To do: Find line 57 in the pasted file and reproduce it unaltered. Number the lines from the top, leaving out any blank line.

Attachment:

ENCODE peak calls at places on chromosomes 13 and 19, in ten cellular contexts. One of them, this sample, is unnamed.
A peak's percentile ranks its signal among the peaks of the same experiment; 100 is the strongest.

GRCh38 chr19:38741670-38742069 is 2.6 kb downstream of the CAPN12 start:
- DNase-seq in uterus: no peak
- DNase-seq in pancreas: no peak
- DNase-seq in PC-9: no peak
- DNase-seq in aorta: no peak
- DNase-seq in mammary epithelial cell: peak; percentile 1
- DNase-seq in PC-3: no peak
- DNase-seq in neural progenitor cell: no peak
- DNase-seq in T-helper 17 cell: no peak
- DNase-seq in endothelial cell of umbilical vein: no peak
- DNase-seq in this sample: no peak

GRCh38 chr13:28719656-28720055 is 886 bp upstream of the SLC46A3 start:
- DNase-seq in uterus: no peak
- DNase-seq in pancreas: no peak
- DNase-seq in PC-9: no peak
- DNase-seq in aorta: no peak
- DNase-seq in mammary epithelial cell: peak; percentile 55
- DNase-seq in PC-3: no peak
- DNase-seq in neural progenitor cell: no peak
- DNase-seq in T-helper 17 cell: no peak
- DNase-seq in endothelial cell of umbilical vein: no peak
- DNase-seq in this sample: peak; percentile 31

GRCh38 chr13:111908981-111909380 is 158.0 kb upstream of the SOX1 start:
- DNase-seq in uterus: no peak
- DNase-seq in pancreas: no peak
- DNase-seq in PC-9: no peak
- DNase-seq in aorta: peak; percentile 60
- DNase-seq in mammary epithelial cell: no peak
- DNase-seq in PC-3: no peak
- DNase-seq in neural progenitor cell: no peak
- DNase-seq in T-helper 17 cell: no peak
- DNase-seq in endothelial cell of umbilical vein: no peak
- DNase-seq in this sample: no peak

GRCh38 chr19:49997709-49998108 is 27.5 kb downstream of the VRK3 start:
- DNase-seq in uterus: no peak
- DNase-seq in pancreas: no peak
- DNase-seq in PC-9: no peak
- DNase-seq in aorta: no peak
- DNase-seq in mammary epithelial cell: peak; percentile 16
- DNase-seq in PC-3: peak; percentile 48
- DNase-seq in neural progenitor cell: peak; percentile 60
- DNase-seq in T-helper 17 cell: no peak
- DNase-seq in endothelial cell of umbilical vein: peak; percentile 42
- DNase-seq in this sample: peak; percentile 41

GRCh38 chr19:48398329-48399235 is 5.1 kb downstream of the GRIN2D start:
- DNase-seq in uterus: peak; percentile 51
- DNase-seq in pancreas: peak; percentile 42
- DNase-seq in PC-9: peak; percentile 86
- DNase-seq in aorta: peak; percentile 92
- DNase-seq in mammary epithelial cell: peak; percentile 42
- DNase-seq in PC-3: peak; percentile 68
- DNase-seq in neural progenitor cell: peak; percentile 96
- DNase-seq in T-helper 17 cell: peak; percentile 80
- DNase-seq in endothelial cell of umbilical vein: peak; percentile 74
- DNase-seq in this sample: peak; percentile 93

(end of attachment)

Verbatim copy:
- DNase-seq in this sample: peak; percentile 93